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Italian Car Enthusiasts...

In our passion for the maintenance and restoration of Italian Cars, and our pursuit of excellence and quality, we have developed into a group that are commited to following a passion for their beloved italian marque.

is a district of Turin, Italy, that named the Lingotto building in Via Nizza, which once was a huge automobile factory, constructed by Fiat. Built from 1916 and opened in 1923, the design (by young architect Mattè Trucco) was unusual in that it had five floors, with raw materials going in at the ground floor, and cars built on a line that went up through the building. Finished cars emerged at rooftop level, where there was a rooftop test track. It was the largest car factory in the world at that time. For its time, the Lingotto building was avante-garde, influential and impressive—Le Corbusier called it "one of the most impressive sights in industry", and "a guideline for town planning". 80 different models of car were produced there in its lifetime, including the famous Fiat Topolino of 1936.

The factory became outmoded in the 1970s and the decision was made to finally close it in 1982. The closure of the plant led to much public debate about its future, and how to recover from industrial decline in general. An architectural competition was held, which was eventually awarded to Renzo Piano, who envisioned an exciting public space for the city. The old factory was rebuilt into a modern complex, with concert halls, theatre, a convention centre, shopping arcades and a prestigious hotel. The work was completed in 1989

Lingotto Building 1928

What is a car enthusiast:

A car club or automotive enthusiast community is a group of people who share a common interest in Motor vehicles. Car clubs are typically organized by enthusiasts around type of vehicle (e.g. Dino, Giulia, ), brand (e.g. Alfa Romeo), or similar interest (e.g. Off-roading). Traditional car clubs were Off-line organizations, but automotive on-line communities have flourished on the internet.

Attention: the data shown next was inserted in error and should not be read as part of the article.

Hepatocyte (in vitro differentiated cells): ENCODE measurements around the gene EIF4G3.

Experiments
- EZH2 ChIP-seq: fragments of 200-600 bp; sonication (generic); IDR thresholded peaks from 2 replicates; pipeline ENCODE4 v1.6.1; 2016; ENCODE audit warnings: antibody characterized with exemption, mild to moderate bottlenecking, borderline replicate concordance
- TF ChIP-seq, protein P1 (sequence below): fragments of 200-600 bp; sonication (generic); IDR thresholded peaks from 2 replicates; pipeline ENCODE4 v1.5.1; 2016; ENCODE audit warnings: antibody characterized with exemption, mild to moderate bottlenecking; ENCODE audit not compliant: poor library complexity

Enzo Ferrari never intended to produce road cars when he had formed Scuderia Ferrari (literally "Ferrari Stable", and usually used to mean "Team Ferrari", it is correctly pronounced "skoo deh REE ah") in 1929 as a sponsor for amateur drivers headquartered in Modena. Ferrari prepared and successfully raced various drivers in Alfa Romeo cars until 1938, when he was hired by Alfa Romeo to head their motor racing department.
In 1941, Alfa Romeo was confiscated by the Fascist government of Benito Mussolini as part of the Axis Powers' war effort. Enzo Ferrari's division was small enough to be unaffected by this. Because he was prohibited by contract from racing for four years, the Scuderia briefly became Auto Avio Costruzioni Ferrari, which ostensibly produced machine tools and aircraft accessories.

Italian car manufacturers occupy a special place in the automobile industry of the world. The Italian manufacturers are known for producing some of the most outstanding vehicles that the world has ever seen. From the top class engineering to the stylish exteriors Italian cars have attracted a lot of attention on the international plane. Italian cars are also categorized as being extremely durable and sturdy. Over the years many brand names have managed to establish themselves as authoritative figures on the global market.

Some Info...

The company that became Alfa Romeo was founded as Società Anonima Italiana Darracq (SAID) in 1906 by the French automobile firm of Alexandre Darracq, with some Italian investors. One of them, Cavaliere Ugo Stella, an aristocrat from Milan, became chairman of the SAID in 1909.

The firm's initial location was in Naples, but even before the construction of the planned factory had started, Darracq decided late 1906 that Milan would be a more suitable location and accordingly a tract of land was acquired in the Milan suburb of Portello, where a new factory of 6,700 square metres was erected.

The Dino 246 was the first Ferrari model produced in high numbers. It is lauded by many for its intrinsic driving qualities and groundbreaking design. In 2004 it was placed at number six on the list of Top Sports Cars of the 1970s. It is truly one of the "Greatest Ferraris of all time".

The name "Dino" honors the founder's late son, Alfredo "Dino" Ferrari, who was credited with the design of the V6 engine. Along with famed engineer, Vittorio Jano, Dino influenced Enzo Ferrari's decision to produce a line of racing cars in the 1950s, with V6 and V8 engine designs. History shows that Alfredo Ferrari did not have a hand in the actual design of the V6 motor that made its way into the Dino.

Dino 246 production numbered 2,295 GTs and 1,274 Spyders, the latter being built from 1972 to 1974 only, for a total production run of 3,569. Three series of the Dino were built, with differences in wheels, windshield wiper coverage, and engine ventilation.

The Dino's 2.4 L V6 found its way into a number of other Italian performance cars after its application in the 246, most notably the Lancia Stratos rally car.

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